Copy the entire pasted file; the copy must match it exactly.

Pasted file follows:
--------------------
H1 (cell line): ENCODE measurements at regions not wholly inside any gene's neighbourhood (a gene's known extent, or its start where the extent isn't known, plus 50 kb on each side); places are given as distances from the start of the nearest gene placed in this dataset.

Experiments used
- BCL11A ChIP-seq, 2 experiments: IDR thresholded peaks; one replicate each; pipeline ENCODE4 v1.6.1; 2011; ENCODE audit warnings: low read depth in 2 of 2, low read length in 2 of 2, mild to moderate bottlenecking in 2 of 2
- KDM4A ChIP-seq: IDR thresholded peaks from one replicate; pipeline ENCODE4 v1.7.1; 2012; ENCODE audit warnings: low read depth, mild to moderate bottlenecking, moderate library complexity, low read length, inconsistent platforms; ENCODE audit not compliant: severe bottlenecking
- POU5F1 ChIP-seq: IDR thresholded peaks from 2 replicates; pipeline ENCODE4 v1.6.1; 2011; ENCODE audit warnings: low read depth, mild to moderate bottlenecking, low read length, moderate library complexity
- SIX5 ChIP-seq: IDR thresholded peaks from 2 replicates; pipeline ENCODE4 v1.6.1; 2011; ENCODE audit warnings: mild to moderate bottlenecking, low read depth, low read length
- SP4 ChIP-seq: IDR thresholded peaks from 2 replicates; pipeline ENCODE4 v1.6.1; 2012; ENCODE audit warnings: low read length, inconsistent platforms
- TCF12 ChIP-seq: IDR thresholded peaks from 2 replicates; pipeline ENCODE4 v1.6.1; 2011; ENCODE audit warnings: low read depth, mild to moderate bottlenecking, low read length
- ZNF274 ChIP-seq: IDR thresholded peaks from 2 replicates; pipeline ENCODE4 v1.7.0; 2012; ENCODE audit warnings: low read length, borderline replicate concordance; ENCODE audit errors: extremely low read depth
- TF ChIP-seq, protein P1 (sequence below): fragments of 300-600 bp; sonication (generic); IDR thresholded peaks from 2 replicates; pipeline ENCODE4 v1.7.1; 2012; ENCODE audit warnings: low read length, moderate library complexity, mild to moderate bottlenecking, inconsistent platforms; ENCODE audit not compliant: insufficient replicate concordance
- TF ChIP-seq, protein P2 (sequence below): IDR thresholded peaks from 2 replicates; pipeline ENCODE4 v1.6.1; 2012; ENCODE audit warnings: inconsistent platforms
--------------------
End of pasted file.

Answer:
H1 (cell line): ENCODE measurements at regions not wholly inside any gene's neighbourhood (a gene's known extent, or its start where the extent isn't known, plus 50 kb on each side); places are given as distances from the start of the nearest gene placed in this dataset.

Experiments used
- BCL11A ChIP-seq, 2 experiments: IDR thresholded peaks; one replicate each; pipeline ENCODE4 v1.6.1; 2011; ENCODE audit warnings: low read depth in 2 of 2, low read length in 2 of 2, mild to moderate bottlenecking in 2 of 2
- KDM4A ChIP-seq: IDR thresholded peaks from one replicate; pipeline ENCODE4 v1.7.1; 2012; ENCODE audit warnings: low read depth, mild to moderate bottlenecking, moderate library complexity, low read length, inconsistent platforms; ENCODE audit not compliant: severe bottlenecking
- POU5F1 ChIP-seq: IDR thresholded peaks from 2 replicates; pipeline ENCODE4 v1.6.1; 2011; ENCODE audit warnings: low read depth, mild to moderate bottlenecking, low read length, moderate library complexity
- SIX5 ChIP-seq: IDR thresholded peaks from 2 replicates; pipeline ENCODE4 v1.6.1; 2011; ENCODE audit warnings: mild to moderate bottlenecking, low read depth, low read length
- SP4 ChIP-seq: IDR thresholded peaks from 2 replicates; pipeline ENCODE4 v1.6.1; 2012; ENCODE audit warnings: low read length, inconsistent platforms
- TCF12 ChIP-seq: IDR thresholded peaks from 2 replicates; pipeline ENCODE4 v1.6.1; 2011; ENCODE audit warnings: low read depth, mild to moderate bottlenecking, low read length
- ZNF274 ChIP-seq: IDR thresholded peaks from 2 replicates; pipeline ENCODE4 v1.7.0; 2012; ENCODE audit warnings: low read length, borderline replicate concordance; ENCODE audit errors: extremely low read depth
- TF ChIP-seq, protein P1 (sequence below): fragments of 300-600 bp; sonication (generic); IDR thresholded peaks from 2 replicates; pipeline ENCODE4 v1.7.1; 2012; ENCODE audit warnings: low read length, moderate library complexity, mild to moderate bottlenecking, inconsistent platforms; ENCODE audit not compliant: insufficient replicate concordance
- TF ChIP-seq, protein P2 (sequence below): IDR thresholded peaks from 2 replicates; pipeline ENCODE4 v1.6.1; 2012; ENCODE audit warnings: inconsistent platforms